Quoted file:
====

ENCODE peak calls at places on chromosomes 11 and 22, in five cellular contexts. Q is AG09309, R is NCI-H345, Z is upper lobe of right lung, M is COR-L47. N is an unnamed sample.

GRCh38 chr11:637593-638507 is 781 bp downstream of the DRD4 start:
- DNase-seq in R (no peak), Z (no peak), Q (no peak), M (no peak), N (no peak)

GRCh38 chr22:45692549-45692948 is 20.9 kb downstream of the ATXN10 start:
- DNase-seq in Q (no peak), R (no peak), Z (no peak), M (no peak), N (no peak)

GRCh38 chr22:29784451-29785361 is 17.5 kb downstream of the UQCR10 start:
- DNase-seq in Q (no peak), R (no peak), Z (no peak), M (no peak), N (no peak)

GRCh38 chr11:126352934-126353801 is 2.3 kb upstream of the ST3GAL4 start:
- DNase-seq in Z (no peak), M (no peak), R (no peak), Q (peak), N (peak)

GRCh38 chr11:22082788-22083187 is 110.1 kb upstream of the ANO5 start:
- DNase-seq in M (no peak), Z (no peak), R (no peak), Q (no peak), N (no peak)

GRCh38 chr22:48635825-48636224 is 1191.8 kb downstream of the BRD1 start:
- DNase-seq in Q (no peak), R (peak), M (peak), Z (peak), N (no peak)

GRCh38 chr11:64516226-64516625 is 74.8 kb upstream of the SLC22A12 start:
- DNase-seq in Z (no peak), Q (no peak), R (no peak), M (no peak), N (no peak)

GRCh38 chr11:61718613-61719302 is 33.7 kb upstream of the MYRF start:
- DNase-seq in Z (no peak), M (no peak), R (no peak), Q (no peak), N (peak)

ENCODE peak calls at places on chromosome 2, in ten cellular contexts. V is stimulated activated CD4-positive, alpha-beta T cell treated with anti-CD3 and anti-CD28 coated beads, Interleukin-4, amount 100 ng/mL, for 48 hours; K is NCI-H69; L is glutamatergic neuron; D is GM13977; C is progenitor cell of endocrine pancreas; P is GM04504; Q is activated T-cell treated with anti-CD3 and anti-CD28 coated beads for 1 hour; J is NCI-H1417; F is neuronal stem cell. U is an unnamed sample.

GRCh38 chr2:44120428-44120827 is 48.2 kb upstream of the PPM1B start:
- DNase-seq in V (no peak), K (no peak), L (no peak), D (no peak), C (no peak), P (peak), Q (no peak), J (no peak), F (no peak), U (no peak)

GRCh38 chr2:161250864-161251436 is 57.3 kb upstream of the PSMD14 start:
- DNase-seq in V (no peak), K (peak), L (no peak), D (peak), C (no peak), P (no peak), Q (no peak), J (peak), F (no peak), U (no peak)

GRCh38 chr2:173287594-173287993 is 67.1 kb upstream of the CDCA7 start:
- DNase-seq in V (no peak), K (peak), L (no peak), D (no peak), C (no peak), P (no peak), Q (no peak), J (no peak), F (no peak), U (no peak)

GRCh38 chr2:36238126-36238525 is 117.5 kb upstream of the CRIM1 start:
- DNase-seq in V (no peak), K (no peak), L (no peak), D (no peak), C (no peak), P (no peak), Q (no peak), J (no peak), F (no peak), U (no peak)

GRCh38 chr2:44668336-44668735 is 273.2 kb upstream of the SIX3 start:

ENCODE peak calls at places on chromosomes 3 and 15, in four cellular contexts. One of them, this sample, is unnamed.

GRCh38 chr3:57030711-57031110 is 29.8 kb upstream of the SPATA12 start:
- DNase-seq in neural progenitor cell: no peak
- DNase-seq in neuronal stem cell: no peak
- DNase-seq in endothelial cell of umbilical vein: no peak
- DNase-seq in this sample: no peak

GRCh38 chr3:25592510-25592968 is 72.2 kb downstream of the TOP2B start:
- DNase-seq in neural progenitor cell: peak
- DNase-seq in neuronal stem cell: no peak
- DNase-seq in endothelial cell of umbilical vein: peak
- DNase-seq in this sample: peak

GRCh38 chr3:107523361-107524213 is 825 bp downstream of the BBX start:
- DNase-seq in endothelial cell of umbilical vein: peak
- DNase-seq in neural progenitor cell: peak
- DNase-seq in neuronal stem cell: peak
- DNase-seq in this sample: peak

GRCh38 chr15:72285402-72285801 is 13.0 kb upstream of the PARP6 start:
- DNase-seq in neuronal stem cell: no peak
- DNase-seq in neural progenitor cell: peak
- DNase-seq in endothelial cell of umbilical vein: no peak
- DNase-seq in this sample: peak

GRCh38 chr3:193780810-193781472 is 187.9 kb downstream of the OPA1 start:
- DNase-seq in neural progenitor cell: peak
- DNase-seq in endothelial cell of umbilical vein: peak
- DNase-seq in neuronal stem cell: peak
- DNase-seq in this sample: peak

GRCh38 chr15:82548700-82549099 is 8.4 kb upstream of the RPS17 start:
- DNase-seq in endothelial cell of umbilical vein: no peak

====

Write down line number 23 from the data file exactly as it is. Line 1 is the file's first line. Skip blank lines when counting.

GRCh38 chr2:173287594-173287993 is 67.1 kb upstream of the CDCA7 start: